The figure of the devadasi, or ‘temple-woman’, who entertained Hindu gods at festivals, hardly needs an introduction. Because of her supposed sexual availability, the devadasi became a potent and notorious symbol of the corruption of Hindu society.
Dan Healey's study of same-sex love in revolutionary Russia is an impressively argued, well documented examination of one of the most 'obscure' 'blank spots' in Russian history. A radical revision of the 'myth of a universal, natural, and timeless Russian or Soviet heterosexuality' (p.
As the first densely researched and vividly argued social history of Soviet women workers in the 1930s, Goldman’s monograph fills a long-standing gap in the existing historiography. Until the early 1990s, due to the lack of access to archives in the former Soviet Union, researchers were completely dependent on published sources, such as journals, newspapers, memoirs, and monographs.
This is the third book on Russian women of the late nineteenth and early twentieth century collectively authored by Jane McDermid and Anna Hillyar of Southampton University.
In this innovative and interesting study, Antoinette Burton raises questions and extends the parameters of discussion in relation to a number of key issues that concern the relationship between women, the home and colonial modernity in twentieth century colonial India.
The issues and themes concerning the state and its rulers have until quite recently dominated the historiography of Mughal India. While some scholars argue for the centralized character of the Mughal state, others have pointed out its contested and negotiated nature. More recent scholars have come up with studies that underline the fluidity of the state.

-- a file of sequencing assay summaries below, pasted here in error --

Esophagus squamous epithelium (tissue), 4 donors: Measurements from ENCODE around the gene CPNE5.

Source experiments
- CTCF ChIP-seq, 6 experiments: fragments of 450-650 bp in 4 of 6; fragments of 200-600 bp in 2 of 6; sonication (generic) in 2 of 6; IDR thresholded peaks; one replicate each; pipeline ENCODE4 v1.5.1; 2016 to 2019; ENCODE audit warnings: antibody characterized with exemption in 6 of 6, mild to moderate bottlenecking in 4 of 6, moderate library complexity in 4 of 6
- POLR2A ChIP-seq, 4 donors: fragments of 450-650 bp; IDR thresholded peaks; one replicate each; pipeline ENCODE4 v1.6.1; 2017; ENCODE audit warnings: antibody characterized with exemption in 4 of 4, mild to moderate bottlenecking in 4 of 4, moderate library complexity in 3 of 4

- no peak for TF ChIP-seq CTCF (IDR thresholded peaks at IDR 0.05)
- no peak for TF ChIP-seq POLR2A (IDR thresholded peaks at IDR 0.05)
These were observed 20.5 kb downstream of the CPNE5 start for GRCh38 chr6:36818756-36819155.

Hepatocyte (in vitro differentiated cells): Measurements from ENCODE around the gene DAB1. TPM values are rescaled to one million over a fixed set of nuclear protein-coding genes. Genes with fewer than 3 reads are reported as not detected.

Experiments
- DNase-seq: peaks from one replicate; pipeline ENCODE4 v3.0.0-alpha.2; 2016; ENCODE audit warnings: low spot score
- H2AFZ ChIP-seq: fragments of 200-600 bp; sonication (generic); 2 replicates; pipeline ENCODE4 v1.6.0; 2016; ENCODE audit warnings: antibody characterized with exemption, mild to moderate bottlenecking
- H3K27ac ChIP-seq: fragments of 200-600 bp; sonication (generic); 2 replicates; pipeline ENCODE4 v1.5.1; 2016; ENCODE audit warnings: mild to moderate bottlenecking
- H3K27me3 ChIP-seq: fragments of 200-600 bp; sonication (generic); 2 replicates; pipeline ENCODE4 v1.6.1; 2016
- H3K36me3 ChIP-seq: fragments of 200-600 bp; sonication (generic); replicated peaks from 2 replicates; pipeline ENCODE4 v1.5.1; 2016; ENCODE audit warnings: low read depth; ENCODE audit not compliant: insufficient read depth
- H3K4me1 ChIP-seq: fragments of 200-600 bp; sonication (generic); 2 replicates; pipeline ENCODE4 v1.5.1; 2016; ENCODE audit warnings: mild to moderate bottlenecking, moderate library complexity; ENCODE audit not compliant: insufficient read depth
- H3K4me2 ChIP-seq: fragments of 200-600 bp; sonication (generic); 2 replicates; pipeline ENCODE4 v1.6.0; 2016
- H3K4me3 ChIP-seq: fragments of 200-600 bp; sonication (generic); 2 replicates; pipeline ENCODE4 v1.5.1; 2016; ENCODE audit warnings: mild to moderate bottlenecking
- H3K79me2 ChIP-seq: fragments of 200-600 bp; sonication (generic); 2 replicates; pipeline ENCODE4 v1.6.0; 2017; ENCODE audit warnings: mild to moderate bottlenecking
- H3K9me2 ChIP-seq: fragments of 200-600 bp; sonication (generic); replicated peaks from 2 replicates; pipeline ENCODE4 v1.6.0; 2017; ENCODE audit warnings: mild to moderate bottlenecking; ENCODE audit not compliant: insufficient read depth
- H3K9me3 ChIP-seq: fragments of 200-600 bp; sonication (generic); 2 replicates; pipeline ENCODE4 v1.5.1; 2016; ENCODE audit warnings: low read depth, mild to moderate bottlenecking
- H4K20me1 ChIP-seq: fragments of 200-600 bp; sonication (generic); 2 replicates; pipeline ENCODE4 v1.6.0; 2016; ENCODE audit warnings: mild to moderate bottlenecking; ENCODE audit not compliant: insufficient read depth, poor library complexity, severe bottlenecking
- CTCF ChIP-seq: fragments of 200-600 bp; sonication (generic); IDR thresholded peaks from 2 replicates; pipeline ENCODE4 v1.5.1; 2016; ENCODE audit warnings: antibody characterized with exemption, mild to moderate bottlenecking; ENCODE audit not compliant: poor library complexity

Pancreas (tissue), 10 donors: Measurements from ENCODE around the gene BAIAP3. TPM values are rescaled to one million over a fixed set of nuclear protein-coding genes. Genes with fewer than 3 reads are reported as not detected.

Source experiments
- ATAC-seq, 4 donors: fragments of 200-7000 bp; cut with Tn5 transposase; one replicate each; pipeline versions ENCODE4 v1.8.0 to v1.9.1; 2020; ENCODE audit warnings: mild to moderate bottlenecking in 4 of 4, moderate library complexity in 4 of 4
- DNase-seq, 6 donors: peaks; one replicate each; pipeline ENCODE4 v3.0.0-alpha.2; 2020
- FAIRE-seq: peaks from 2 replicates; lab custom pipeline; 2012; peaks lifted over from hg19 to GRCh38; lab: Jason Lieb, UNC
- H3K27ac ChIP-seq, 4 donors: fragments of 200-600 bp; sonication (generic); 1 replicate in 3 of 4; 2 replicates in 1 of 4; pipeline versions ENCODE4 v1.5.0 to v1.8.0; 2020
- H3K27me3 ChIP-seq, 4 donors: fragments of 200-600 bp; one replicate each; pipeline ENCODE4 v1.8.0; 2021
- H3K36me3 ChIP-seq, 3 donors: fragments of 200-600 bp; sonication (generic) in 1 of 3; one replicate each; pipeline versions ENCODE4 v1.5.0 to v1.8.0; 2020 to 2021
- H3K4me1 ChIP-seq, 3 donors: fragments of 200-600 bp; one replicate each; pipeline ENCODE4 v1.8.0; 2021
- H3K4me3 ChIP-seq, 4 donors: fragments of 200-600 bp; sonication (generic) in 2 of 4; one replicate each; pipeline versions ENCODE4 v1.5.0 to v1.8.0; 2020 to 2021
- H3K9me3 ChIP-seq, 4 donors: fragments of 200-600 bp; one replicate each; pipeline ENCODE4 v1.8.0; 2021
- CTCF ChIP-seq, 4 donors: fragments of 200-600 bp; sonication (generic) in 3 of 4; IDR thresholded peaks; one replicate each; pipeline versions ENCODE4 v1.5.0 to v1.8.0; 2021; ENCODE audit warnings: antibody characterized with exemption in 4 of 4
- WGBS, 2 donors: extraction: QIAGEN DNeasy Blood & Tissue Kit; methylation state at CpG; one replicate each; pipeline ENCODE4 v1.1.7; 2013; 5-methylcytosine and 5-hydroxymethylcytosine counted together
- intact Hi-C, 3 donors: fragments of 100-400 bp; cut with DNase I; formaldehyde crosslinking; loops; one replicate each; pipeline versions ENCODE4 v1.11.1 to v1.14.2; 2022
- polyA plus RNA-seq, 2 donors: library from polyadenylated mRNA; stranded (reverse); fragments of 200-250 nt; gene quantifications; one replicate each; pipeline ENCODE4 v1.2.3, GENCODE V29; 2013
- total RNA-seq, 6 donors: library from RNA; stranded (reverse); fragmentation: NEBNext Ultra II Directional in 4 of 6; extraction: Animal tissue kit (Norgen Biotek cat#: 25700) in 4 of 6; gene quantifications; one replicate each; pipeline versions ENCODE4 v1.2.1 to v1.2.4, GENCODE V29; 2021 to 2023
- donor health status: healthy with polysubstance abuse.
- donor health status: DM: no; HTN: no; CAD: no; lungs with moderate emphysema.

The interaction between western men's and native women's sexuality makes the human body central to the articulation of colonial/imperial ideologies. Setting her study in eighteenth-century British India, Ghosh emphasises a pan-imperial understanding of body, and the role of race, gender and sexuality in empire-building in the early modern period.
Historians with an interest in personal and public memory know a great deal about the challenges entailed in attempting to document the affective contours of past and present lives.
The subject of sati – more commonly known to Anglophone readers as ‘suttee’, a term which was used by 18th- and 19th-century writers to signify the self-immolation of Hindu widows on the funeral pyres of their husbands (1) – has long been of interest to historians.
‘The speed king of Asia’ (p. 472) is not an honorific normally associated with the subject of this new biography by Ramachandra Guha, the Indian historian, cricket writer, and journalist. It was found in a letter from a British Quaker admirer of Gandhi who had accompanied the 64-year-old on his vigorous campaigning tour through southern India in support of rights for Harijans